How Will the ACA Medicaid Expansion Affect State Budgets?
By Hilary GelfondPublished November 3, 2013By Hilary Gelfond
As part of the Affordable Care Act, states are given the opportunity to expand their Medicaid programs to include individuals between 19 and 65 years of age with incomes up to 138% of the federal poverty line (FPL). Despite the opportunity to significantly decrease the proportion of uninsured citizens, 22 states have opted out of receiving virtually "free" money from the federal government. More significantly, the states with the greatest proportion of uninsured poor non-elderly are also the ones who will not expand their Medicaid enrollment. While critics of the program lament that their autonomy in Medicaid decision-making might be breached and that costs will increase, further inspection reveals that there will be little impact from the Medicaid expansion on state budgets.
The federal government will bear 100% of the costs of Medicaid expansion for the first three years. After this, it will bear 90% of total costs. Thus over the first nine years, the federal government will bear a total of 93% of the total cost ($931 billion), while the states collectively will increase spending by $73 billion. Furthermore, the CBO estimates that states will experience a 2.8% increase in Medicaid expenditures above what they would have spent without reform. The Urban institute predicts this figure to be even lower, at 1.4%. However, since the individual mandate will increase the number of Medicaid enrollees regardless of expansion, it is quite possible that the cost of the expansion will be even lower than anticipated.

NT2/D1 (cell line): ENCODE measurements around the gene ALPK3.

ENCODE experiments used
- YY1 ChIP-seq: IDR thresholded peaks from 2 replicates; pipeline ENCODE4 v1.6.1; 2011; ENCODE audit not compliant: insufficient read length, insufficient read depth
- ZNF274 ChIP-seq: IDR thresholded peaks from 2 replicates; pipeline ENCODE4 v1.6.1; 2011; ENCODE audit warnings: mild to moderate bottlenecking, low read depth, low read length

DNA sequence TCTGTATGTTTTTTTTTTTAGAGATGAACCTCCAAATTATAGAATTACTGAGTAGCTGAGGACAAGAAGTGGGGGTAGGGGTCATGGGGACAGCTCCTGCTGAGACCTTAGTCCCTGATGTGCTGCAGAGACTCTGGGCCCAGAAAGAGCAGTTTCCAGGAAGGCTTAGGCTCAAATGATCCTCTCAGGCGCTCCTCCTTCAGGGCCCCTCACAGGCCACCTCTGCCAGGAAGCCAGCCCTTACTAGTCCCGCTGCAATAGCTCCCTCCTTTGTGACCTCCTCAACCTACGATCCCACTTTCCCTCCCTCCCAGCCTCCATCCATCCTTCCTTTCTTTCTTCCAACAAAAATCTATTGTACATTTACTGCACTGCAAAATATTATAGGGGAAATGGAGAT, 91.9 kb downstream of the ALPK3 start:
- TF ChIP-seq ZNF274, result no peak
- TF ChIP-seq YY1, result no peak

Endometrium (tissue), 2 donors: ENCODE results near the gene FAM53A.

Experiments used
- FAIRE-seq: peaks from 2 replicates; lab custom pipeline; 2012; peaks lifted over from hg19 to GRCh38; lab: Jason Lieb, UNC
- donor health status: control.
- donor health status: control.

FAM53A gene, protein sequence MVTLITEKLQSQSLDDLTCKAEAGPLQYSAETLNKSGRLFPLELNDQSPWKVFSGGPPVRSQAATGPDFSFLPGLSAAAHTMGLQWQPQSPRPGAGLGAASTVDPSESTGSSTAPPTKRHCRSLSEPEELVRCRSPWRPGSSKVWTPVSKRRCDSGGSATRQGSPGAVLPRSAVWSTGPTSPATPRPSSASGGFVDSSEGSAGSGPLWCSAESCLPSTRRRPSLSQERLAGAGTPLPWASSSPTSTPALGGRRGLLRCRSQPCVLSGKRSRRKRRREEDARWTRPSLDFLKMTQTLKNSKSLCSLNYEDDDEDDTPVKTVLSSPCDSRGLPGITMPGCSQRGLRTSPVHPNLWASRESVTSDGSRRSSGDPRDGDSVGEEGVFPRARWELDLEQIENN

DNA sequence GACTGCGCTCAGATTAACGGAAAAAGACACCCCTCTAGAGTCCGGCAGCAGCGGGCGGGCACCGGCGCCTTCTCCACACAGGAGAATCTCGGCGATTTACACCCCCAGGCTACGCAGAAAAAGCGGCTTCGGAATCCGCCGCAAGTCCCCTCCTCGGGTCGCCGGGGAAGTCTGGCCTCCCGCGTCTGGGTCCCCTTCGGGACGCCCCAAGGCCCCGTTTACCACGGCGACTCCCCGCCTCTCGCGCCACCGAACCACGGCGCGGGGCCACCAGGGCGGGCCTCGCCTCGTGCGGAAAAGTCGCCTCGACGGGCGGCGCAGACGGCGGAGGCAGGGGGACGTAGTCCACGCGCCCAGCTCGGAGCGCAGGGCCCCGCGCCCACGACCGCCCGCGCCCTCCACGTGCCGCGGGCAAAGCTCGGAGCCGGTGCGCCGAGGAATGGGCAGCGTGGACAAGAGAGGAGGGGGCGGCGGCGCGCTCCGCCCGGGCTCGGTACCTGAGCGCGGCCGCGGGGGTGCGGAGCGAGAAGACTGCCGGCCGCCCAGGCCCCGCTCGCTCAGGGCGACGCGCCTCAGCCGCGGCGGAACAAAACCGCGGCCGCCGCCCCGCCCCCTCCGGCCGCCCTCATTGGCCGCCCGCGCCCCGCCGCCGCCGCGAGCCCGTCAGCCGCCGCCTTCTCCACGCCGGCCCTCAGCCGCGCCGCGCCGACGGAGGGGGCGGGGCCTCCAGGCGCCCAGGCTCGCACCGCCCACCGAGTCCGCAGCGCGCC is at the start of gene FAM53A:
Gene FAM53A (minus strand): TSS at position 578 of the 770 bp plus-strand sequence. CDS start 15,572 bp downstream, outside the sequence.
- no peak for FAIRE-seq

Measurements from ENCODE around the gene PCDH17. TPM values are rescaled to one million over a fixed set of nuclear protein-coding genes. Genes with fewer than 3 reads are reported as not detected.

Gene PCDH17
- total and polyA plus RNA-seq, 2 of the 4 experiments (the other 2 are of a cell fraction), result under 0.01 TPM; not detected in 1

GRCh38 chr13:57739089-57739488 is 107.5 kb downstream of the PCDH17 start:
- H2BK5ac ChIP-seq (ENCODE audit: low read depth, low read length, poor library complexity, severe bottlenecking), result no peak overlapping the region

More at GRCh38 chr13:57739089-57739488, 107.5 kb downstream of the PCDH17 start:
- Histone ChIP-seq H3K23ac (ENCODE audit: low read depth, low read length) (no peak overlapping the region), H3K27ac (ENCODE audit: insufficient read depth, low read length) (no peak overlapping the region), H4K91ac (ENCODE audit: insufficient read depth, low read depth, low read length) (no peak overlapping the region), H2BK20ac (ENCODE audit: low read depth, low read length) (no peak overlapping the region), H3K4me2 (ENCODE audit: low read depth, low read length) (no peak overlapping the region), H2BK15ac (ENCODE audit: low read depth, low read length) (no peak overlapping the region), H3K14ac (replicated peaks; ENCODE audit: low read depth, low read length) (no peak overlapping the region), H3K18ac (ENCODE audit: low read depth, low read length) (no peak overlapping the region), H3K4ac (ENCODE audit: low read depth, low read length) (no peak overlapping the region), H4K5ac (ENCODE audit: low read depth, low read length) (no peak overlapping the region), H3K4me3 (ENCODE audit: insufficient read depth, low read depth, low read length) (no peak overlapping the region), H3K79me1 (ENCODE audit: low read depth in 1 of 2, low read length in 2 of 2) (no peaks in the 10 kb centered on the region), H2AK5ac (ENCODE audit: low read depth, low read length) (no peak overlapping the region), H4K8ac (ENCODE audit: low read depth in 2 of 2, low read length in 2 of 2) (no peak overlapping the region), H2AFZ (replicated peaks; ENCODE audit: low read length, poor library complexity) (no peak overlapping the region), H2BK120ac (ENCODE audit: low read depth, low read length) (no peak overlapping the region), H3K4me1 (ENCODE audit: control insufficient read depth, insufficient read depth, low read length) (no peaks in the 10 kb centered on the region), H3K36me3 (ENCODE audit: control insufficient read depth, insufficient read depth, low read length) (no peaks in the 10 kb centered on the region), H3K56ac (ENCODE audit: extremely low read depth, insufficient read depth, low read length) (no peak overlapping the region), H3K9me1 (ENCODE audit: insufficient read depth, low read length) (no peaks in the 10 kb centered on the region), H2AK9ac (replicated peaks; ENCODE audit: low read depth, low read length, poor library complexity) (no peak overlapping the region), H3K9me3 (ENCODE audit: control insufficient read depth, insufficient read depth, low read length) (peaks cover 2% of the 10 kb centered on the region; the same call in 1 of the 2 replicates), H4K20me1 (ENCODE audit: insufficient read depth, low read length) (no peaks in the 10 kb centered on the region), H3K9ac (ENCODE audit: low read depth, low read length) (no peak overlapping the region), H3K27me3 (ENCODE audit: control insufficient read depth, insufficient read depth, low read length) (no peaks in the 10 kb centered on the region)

Under the individual mandate, there is a gap between current Medicaid eligibility and the eligibility for premium and cost-sharing subsidies for private insurance. Thus, people in this gap, a total of 11.5 million people, will remain uninsured. This gap will decrease in states with the expansion, further reducing associated state and local hospital and mental health costs. Furthermore, it is expected that savings will grow over time, as spending on other medical services decreases due to savings from insurance. Other savings will include a $26 to $52 billion decrease in uncompensated care costs and reductions in spending on safety net programs.
Despite the relatively minimal increase in long-term state Medicaid spending demonstrated above, many states overestimate the costs of expansion due to misconceptions about the crowding out of the previously insured, Medicaid participation rates, and costs per new enrollee. In fact, there may be added costs to choosing not to expand Medicaid. Even if states reject expansion, there will still be increased Medicaid participation among individuals who are currently eligible but not yet enrolled. Since these individuals are funded through federal government matching and state inputs, states will incur some costs regardless. Why pay more for the inclusion of these citizens if the government would be willing to pay nearly the full cost through an expansion of Medicaid? Additionally, the Affordable Care Act requires increases in Medicaid payments for certain primary care services through 2014. Many states will continue to offer these same benefit levels after the termination of federal government funding, thus adding to the cost of Medicaid spending. States are exempt from paying this cost if they expand Medicaid services.
Overall, Medicaid expansion will not have any effect on state budgets in the first year of implementation and will only minimally affect budgets thereafter. State concerns about uncontrollable spending under the program are unwarranted, and most likely politically motivated. Upon a pure economic analysis, it is highly beneficial for states to expand Medicaid enrollment under the Affordable Care Act.